Military families can take heart, groups are working on their behalf

By Robb Hicken/ BBB’s chief storyteller
Holly Patreaus

Holly Petraeus

Military families – not just military troops – can make their voices heard through existing channels to protect themselves  from unscrupulous businesses.

“We want to hear from active-duty, guard, reserve, retirees, family members, and veterans – the whole military community,” says Holly Petraeus, an assistant director of the Consumer Financial Protection Bureau (CFPB), heading up the Office of Servicemember Affairs, who spoke to a group of consumer financial protection specialists from throughout the U.S. Thursday morning. “And we want you to know you can contact us with questions or complaints about financial products and services.”

The CFPB was established under the Dodd-Frank Wall Street Reform and Consumer Protection Act of 2010 (Dodd-Frank Act). Its mission is to give consumers the information they need to understand the terms of their agreements with financial companies. CFPB works to make regulations and guidance as clear and shortened as possible so providers of consumer financial products and services can follow the rules on their own.

“We learn about their financial challenges by traveling to military installations across the country, talking directly to servicemembers, veterans and their families and by monitoring the complaints they submit to us, as those complaints can find the pain points for military families in their consumer financial dealings,” she says.

A critical part of working with the military is getting them before they make that big buy. To make that easier, CFPB is on Facebook, Twitter, the Internet, and other multifaceted sites.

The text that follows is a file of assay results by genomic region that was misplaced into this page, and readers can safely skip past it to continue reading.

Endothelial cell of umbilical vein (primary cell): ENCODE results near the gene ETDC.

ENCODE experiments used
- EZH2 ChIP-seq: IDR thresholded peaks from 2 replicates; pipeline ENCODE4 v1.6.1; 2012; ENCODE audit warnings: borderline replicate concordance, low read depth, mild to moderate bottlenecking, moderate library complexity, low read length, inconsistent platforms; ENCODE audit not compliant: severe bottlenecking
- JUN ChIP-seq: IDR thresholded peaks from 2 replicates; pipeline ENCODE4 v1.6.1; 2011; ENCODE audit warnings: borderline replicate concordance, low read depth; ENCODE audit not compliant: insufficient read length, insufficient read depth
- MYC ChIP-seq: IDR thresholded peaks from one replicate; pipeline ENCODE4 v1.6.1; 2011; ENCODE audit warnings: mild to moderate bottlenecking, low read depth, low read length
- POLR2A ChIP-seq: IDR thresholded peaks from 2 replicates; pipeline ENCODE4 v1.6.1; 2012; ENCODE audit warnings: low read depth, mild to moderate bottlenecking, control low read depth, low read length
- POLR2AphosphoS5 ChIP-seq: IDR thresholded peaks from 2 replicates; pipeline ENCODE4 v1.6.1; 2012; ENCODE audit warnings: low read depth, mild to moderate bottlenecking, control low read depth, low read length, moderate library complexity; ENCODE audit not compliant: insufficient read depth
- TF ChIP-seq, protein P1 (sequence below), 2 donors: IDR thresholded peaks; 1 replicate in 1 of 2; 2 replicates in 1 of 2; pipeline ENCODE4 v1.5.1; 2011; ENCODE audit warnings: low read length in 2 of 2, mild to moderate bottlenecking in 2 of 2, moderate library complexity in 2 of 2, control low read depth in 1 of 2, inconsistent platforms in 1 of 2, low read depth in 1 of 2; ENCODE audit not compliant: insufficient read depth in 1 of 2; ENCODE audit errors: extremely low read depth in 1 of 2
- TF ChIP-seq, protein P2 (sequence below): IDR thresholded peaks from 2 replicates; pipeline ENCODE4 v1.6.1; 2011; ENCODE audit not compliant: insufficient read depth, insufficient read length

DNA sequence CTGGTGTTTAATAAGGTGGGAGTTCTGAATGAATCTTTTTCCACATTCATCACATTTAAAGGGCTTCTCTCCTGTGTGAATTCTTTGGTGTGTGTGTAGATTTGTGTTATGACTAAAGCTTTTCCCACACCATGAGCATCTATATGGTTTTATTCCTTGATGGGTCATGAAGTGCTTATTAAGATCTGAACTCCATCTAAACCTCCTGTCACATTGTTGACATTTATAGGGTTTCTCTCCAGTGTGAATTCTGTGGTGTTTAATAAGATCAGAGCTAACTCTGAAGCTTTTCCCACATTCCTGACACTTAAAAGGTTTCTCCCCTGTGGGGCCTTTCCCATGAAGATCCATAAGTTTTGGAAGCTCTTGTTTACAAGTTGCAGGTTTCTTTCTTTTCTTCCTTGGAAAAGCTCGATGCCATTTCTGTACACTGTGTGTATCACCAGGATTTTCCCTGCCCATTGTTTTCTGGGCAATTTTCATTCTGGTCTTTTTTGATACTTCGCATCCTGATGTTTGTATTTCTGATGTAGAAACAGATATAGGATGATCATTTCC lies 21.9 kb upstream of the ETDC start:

Patreaus says in 2012, CFPB took more than 3,500 complaints.Screen Shot 2013-06-20 at 12.20.50 PM

“That’s not a lot, but we are new,” she says. “And, we didn’t start taking complaints until July 2011.”

Also speaking was Kelsey Bergman, communication director for BBB serving Alaska, Oregon and Western Washington, who talked about the Better Business Bureau’s Military Line. This free resource to the military communities has been around since 2004. BBB entered in the areas of financial literacy and consumer protection taught by the 113 BBBs across the U.S.

“The idea is to give them information before they become a victim of fraud or scam,” Bergman says. “We do see, going back to complaints.”
The five main components of the program are:

  1. Education – Many Local BBBs on and around military installations teach financial readiness classes to service members.
  2. Outreach – We attend and support community fairs, conferences and other events, speaking with service members and distributing information.
  3. Information – Our website provides a one stop shop for articles, links and consumer alerts for each branch of service. Check out our resources page for free consumer guides written just for military members and find us on Facebook and Twitter. Also, for more information on our program, see our program brochure.
  4. Data Collection – We analyze BBB facts to help show the threats and needs of our military community in the marketplace.
  5. Complaint and Dispute Resolution – Filing a complaint with BBB helps military consumers resolve disputes and alert us to issues affecting the military community at large.
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